What's happening on the state level
Two more proposals advanced in Florida's Capitol on Monday. They are SB 7026, which relates to active shooter policies, including the creation of a voluntary program that provides "firearm safety and proficiency training for selected faculty and staff strategically focused on providing security" in attacks.
On Tuesday, Parkland parents were in Tallahassee to talk to lawmakers and advocate for gun safety measures.
At least five Parkland-related bills are being debated before the Florida House and Senate appropriations committees on Tuesday.
Andrew Pollack, whose daughter, Meadow, was shot nine times at Marjory Stoneman Douglas High School, said he didn't want anyone to feel the pain he felt after losing Meadow in the school massacre.
"In Florida, we have the chance to stop it," he said. "Every state in the country is watching to see what we will do."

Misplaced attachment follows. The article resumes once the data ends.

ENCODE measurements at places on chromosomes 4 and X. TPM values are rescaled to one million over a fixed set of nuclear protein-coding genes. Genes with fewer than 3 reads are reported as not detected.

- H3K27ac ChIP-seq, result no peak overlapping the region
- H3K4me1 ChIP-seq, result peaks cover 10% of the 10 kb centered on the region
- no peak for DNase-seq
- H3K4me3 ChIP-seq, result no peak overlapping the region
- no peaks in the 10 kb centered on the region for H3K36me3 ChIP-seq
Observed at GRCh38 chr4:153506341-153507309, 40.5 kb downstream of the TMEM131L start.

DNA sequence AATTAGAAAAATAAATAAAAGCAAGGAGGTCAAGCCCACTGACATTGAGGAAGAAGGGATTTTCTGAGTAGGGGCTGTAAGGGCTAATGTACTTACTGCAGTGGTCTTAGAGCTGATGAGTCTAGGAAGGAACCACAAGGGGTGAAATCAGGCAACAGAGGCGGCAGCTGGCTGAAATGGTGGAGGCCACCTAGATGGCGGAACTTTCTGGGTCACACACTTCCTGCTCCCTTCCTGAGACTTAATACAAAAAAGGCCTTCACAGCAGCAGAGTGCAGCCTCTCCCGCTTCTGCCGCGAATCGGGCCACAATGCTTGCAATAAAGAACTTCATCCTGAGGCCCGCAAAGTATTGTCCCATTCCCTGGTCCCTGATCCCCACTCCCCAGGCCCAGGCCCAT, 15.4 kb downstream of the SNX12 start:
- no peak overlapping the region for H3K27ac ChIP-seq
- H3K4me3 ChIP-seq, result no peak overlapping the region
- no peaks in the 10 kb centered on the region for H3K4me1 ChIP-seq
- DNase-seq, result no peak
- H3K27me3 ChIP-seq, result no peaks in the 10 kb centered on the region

Randi Weisselberg, whose 15-year-old daughter survived the shooting, added in tears, "The entire world is standing up and begging you to fix this problem."
In the House committee, a proposal allowing teachers the option to arm themselves failed, as did an amendment to ban assault weapons and to require mental health background checks for those licensed to carry a weapon.
A ban on the sale and possession of bump stocks -- the devices employed by the Las Vegas concert shooter to make his semiautomatic weapons fire more like fully automatic weapons -- did pass the committee, however. That bill will head to the House floor, and the Senate committee will discuss a similar bill Tuesday afternoon.
Scott is also scheduled to be in Doral later Tuesday to announce a plan that will devote $500 million to school safety and mental health programs.
What's happening on the national level
In Washington, the push for new regulation and significantly strengthened background checks appeared to lose political momentum as lawmakers filtered back to the Senate and the House.
President Donald Trump is set to meet with lawmakers Wednesday, the White House said, t Though sources close to the discussions said it appears he is backing away from his call to increase the age limit to 21 for some weapons, White House press secretary Sarah Sanders said, "The President still supports raising the age limit to the age of 21 for the purchase of certain firearms."